7) You Don’t Have to Go Red Before You Go Brown
“This is one of the biggest myths in sun protection and it contributes to skin damage and skin cancer cases," says Cleeve. "The fact is that as soon as the skin reddens, it’s in trauma. By protecting properly from the sun, the tan achieved will last. A 'trauma tan' from inadequate protection that occurs too fast only ensures that the skin burns and sheds, leaving the skin tan-less in days.”
8) Protect Yourself in the Sun, Sand and Snow
You might think that the beach is the only place you'll have to slather on sunscreen, but UV rays can penetrate cloud cover, according to Cleeve. "It makes year-round protection important, particularly for avoiding additional skin aging when it isn't summer," she says. UV rays are reflected differently depending on location and surface:
Snow—up to 80%
Sea Foam—around 25%
So, ensure you pack on sun protection whether you’re hitting the beach, sea or slopes. Click here for the sunscreens pro athletes use to protect their skin.
Top tip: Dr. Eckel recommends this mineral SPF for reapplying over your makeup.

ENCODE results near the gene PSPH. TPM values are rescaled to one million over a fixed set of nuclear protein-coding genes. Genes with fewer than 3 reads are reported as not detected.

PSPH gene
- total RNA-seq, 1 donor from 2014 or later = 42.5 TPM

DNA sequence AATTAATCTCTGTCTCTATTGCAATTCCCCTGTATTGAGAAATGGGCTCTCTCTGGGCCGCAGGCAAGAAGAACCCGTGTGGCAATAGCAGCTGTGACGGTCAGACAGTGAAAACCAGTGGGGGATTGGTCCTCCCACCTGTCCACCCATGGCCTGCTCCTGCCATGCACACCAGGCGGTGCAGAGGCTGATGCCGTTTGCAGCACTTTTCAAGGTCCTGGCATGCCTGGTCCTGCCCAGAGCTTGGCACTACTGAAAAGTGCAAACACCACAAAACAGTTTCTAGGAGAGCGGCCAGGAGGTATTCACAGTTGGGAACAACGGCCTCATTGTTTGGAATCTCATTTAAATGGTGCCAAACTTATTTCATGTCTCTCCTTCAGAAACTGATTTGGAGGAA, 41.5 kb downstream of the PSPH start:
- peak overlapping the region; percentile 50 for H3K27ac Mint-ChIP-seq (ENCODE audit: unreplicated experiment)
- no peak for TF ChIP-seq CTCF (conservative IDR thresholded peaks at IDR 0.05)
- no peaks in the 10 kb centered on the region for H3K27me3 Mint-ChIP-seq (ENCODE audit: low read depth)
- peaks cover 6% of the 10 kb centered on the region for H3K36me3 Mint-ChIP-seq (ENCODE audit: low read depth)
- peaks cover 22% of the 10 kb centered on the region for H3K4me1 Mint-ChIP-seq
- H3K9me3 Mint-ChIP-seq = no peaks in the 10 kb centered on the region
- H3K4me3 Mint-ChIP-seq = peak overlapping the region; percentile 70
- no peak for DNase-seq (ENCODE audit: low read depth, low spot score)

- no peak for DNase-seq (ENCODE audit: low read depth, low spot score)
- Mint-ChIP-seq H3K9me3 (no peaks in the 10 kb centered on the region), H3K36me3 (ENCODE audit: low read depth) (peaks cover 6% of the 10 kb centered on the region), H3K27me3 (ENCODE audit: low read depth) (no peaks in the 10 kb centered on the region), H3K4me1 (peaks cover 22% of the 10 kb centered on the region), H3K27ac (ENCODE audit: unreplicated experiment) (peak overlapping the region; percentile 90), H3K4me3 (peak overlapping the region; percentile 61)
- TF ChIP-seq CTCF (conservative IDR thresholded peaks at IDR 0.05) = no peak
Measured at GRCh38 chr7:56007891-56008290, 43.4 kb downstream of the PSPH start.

9) Save Your Perfume for Summer Nights
“When sprayed directly onto the skin, perfume [can] undermine the skin’s ability to protect itself against UV damage,” warns Cleeve. “Perfume-covered skin becomes more vulnerable to sun damage." That means the level of protection you get from your sunscreen is diminished as well. Supposedly, that’s why you often see women with speckled pigmentation patches on their necks and chest. Who knew?!
Next up, the 7 best after sun lotions of 2019.
Skin Cancer Foundation. Basal Cell Carcinoma Overview. Updated March 2021.
Purnamawati S, Indrastuti N, Danarti R, Saefudin T. The Role of Moisturizers in Addressing Various Kinds of Dermatitis: A Review. Clin Med Res. 2017;15(3-4):75-87. doi:10.3121/cmr.2017.1363
World Health Organization. Radiation: Ultraviolet (UV) Radiation. Updated March 9, 2016.